In defence of my beloved tackle

Why would the AFL want to reduce tackling? Photos: Getty
Why would the AFL want to reduce tackling? Photos: Getty

YEAH so I guess you could say I was a peculiar kid.

Ask anyone about their enduring memories of the 1992 AFL Grand Final and they might give you Peter Matera’s sizzling goals on the run.

Maybe Tony Evans’ couple before half-time.

Mine is more obscure.

25 years since the flag that changed the AFL

Early in the final quarter, with Geelong still having the vaguest of sniffs, Robert Scott galloped through the middle of the MCG onto a loose ball.

One man was determined to stop him.

Eagles stalwart Dwayne ‘Fatty’ Lamb fell in behind Scott, clamped two arms around him and said ‘not today’.

There was no free-kick paid, but the danger was averted and the Eagles went on to win their first premiership.

I bumped into Lamb at the Freo markets this year and asked him about that tackle, to which he laughed and said: “you’ve got a good memory.”

But the AFL, it seems, has declared war on the tackle.

Footy operations boss Steve Hocking is determined to reduce the number of tackles, removing it as a “feature of the game”.

”I have a very strong view on that,” Hocking said.

‘It has become a feature of our game and all the stuff that we’re analysing is how to get a balance back in that so that it’s not a feature of the game.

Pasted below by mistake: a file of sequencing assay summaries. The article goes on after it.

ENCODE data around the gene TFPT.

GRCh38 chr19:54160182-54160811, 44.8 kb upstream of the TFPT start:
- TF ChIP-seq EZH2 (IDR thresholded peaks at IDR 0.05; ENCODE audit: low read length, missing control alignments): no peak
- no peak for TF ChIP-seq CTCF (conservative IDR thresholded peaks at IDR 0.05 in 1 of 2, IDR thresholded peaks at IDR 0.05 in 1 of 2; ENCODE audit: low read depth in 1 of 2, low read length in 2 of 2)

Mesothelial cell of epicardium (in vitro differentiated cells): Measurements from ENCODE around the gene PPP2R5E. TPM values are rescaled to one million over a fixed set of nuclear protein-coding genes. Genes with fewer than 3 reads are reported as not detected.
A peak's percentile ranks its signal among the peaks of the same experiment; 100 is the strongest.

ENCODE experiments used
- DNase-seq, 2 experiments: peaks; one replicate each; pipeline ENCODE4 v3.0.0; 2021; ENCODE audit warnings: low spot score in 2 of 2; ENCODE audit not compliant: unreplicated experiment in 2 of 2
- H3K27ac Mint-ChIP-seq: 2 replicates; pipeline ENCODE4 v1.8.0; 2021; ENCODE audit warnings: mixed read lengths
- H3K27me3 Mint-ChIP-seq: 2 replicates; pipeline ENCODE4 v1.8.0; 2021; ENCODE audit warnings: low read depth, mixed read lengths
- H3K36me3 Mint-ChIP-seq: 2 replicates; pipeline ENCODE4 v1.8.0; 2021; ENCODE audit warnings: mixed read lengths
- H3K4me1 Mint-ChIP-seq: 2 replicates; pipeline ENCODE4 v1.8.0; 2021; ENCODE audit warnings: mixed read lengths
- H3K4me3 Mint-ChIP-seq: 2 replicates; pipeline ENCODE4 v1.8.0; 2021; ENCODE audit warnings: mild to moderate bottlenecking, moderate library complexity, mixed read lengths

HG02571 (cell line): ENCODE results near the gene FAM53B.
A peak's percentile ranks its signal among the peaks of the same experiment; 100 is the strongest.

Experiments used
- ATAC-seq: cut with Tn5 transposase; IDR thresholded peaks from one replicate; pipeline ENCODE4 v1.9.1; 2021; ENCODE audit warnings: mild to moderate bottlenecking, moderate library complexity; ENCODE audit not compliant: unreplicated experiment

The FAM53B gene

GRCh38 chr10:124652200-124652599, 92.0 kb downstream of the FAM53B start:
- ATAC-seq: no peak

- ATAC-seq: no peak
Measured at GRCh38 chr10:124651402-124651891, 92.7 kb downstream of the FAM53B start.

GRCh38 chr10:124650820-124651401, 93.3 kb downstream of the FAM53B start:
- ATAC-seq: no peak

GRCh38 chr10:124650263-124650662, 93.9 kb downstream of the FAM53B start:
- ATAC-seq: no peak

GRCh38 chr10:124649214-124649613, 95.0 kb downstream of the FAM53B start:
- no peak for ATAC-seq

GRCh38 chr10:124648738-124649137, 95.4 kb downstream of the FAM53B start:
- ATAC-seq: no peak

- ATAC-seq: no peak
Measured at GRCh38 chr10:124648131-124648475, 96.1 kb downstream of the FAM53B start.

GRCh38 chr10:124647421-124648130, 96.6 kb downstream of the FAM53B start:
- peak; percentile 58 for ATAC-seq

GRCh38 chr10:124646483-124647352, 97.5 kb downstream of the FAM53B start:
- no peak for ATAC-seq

Have we seen the last great footy side? 

”I don’t think there’s a number … but certainly, we don’t want that necessarily as a skill.”

Well Steve, I have a very strong view on that too.

Hell I’m only 41, too young to be moaning about the good old days.

One of the beauties of Australian rules football is that it could provide a home for all: tall kids, short kids, fast kids, not-so-fast kids.

My favourite ever player, one Pat McGinnity, carved out an eight-year career at the top level based as much on the power of his will as what he could do with a football.

Lewis Jetta gets to grips with Jordan De Goey. Photo: Getty

If the boffins at league headquarters get their way, the AFL will soon be no country for hard men.

The grifters of league football will be no more, and that is a sad, sad thing.

Properly executed, a tackle is the ultimate demonstration of power and timing, a fleeting moment of beauty in a game increasingly marred by kick to kick across half back.

The battle between ball carrier and tackler has waged for centuries, across all codes of football, as fiercely as matter versus anti-matter.

Watching unaware players ambling through the middle get mown down by a hunter is one of the true thrills our game possesses.

Don’t remove it as a feature of the game. Celebrate it in all its glory.

And stop this focus on goals, goals, goals – low-scoring games can be beautiful too.

As any recovering sex addict will tell you, scoring’s overrated.

greig.johnston@communitynews.com.au